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Tests to Ensure Your Home is Energy Efficient

A home energy audit, also known as a home energy assessment, is the first step to assess how much energy your home consumes and to evaluate what measures you can take to make your home more energy efficient. An assessment will show you problems that may, when corrected, save you significant amounts of money over time.

The Department of Energy has a few tips before you have an energy auditor visits your home. “Make a list of any existing problems such as condensation and uncomfortable or drafty rooms. Have copies or a summary of the home’s yearly energy bills. (Your utility can get these for you.) Auditors use this information to establish what to look for during the audit. The auditor first examines the outside of the home to determine the size of the house and its features (i.e., wall area, number and size of windows). The auditor then will analyze the residents’ behavior.”

They also warn you that, before contracting with an energy auditing company, you should take the following steps:

  • Get several references, and contact them all. Ask if they were satisfied with the work.
  • Call the Better Business Bureau and ask about any complaints against the company.
  • Make sure the energy auditor uses a calibrated blower door.
  • Make sure they do thermographic inspections or contract another company to conduct one.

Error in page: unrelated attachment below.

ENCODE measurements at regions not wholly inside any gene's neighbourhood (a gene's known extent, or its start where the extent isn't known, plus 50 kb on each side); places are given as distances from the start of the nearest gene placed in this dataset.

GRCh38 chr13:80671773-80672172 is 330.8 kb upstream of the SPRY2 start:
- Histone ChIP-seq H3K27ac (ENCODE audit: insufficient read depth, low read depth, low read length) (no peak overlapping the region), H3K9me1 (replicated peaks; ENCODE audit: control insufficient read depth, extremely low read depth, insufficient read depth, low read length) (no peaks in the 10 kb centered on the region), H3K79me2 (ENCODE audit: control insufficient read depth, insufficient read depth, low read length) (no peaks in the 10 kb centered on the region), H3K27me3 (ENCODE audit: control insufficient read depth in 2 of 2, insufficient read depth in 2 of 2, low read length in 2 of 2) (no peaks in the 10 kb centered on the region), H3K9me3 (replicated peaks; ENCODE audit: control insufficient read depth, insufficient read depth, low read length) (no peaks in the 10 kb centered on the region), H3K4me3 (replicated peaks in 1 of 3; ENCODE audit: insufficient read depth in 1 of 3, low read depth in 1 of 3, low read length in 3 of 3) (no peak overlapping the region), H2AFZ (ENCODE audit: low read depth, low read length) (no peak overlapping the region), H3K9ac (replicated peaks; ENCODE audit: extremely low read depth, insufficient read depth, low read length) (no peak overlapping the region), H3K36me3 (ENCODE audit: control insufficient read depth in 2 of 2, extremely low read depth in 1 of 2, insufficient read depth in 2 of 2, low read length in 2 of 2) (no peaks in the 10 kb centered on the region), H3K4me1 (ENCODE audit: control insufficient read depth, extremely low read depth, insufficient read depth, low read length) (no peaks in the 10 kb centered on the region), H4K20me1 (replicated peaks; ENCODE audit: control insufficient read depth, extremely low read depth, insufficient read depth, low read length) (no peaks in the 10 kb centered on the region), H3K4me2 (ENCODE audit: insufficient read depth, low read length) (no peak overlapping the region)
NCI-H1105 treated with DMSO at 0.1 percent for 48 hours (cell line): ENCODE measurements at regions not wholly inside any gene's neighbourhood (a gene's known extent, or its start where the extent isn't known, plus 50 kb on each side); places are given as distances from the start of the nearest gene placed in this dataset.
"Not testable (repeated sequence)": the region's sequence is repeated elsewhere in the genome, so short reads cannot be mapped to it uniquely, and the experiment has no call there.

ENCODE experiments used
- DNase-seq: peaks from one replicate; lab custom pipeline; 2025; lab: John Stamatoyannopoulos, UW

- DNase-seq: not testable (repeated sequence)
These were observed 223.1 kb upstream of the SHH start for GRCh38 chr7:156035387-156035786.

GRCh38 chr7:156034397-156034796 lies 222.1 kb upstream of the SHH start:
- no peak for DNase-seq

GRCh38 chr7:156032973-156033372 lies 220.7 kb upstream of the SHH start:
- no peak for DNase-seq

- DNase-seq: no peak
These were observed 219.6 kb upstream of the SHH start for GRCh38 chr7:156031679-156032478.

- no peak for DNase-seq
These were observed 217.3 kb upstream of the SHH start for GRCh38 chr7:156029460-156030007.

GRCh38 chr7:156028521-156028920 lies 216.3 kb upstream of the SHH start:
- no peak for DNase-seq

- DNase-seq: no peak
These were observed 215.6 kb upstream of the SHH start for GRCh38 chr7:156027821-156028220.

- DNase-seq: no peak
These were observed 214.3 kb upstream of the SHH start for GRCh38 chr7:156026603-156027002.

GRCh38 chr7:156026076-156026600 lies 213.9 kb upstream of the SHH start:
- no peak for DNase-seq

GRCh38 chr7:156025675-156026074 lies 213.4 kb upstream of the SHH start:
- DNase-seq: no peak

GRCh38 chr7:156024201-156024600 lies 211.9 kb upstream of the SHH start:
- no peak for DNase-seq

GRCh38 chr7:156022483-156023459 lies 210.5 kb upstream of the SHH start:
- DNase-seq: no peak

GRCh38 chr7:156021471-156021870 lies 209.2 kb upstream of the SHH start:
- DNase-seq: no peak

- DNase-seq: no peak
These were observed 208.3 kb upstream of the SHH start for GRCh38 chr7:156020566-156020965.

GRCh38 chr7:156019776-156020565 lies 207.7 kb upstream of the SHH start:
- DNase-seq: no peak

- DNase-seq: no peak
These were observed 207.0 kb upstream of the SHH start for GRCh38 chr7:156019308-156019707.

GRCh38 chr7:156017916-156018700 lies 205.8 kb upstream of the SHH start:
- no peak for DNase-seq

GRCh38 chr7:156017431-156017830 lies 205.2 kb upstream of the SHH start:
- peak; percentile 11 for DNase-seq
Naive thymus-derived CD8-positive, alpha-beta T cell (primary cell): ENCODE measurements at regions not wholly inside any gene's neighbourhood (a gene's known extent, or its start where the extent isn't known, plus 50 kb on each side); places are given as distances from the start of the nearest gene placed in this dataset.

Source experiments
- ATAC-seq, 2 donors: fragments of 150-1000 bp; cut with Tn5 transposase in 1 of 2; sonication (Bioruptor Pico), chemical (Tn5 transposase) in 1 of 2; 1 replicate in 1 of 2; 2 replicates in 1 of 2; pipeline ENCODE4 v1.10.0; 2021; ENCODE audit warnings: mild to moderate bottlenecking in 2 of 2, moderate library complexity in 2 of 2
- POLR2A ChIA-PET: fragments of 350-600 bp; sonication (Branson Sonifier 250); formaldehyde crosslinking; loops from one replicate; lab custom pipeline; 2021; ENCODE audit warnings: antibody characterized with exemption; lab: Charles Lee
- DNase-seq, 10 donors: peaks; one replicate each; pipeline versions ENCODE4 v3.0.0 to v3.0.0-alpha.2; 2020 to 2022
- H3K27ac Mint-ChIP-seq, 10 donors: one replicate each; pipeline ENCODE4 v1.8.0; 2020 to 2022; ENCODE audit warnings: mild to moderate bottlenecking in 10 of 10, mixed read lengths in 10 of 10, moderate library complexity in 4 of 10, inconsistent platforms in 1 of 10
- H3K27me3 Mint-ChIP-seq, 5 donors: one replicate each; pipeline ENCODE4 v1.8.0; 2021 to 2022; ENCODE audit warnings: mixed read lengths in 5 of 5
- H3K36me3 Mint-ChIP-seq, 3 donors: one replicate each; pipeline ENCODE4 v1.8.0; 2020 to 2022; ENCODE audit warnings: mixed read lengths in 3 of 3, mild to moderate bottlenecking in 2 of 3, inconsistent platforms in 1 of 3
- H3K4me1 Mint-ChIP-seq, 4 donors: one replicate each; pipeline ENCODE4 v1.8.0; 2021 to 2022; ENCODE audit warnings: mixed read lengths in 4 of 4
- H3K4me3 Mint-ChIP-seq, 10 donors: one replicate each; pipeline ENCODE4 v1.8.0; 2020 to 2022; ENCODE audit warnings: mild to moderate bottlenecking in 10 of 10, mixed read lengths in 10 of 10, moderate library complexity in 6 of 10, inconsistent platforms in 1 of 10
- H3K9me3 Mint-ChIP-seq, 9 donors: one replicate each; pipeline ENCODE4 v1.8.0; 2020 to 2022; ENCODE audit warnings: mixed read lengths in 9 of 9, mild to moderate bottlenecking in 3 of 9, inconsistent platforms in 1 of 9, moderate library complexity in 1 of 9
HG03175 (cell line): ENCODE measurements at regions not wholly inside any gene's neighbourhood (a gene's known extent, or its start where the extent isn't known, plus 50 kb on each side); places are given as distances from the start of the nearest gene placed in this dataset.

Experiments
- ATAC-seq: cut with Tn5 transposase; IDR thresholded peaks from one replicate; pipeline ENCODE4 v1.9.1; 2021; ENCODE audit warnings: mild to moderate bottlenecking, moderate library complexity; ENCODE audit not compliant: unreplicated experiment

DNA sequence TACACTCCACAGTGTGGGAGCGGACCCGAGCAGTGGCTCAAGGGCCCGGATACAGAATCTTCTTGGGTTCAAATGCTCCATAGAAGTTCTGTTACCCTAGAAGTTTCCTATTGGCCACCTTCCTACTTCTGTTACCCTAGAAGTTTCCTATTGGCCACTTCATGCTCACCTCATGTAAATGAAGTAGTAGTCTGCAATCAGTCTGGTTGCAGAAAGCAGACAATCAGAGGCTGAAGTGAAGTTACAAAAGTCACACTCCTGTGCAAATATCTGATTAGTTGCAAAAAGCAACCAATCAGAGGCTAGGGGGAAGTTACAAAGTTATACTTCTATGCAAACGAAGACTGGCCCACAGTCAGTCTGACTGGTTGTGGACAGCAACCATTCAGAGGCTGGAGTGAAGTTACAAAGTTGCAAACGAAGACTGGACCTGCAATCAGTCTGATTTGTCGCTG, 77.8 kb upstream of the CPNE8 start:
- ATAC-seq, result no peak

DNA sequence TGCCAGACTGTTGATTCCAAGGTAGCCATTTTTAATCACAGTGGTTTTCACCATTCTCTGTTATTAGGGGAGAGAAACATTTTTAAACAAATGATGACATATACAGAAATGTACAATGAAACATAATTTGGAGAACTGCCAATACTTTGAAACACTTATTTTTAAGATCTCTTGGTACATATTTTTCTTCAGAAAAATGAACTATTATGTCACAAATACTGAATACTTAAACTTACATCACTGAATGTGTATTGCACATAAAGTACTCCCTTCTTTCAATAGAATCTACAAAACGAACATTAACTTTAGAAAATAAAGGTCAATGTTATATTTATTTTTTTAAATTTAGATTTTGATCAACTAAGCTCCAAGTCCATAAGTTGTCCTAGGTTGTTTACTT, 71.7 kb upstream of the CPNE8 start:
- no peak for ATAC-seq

An alternative is to do the test yourself. You can do a rudimentary assessment just by walking around the house on a cold, windy day looking for drafty windows and identify places in rooms that tend to be cold.

When an energy assessment is performed, the following tests are done.Test to Ensure Your Home is Energy Efficient

Air Leakage Assessment

Air leakage can be assessed with a blower door test. This test measures air flow through the house and is accomplished by either pressurizing or depressurizing the structure with a large fan that fits into a doorway.

Typically, air is pulled out of the house with a large fan to recreate the conditions the house experiences during 20 mph wind gusts. This test is the only way to know exactly how tight or leaky your house is and at what point mechanical ventilation (e.g. – a bathroom exhaust fan) is required to maintain good indoor air quality.

While the blower door test is underway, the Energy Advisor will look through the home with a thermal camera and use a smoke pencil to identify the most significant sources of air leakage in the structure. Identifying and sealing leaks in the building envelope can save hundreds of dollars in energy costs per year.

Combustion Safety Testing

Energy Advisors also conduct combustion safety testing on heating equipment to ensure that it is operating efficiently and removing exhaust from the house. Combustion air is needed by heating systems that create heat by burning fuel including oil, gas and wood. This air is provided by ducts connected to the outdoors or by indoor air and unintentional air leaks. Because of the reliance on air leakage for combustion air in many homes, combustion safety tests are done before and after air sealing projects.

Infrared Camera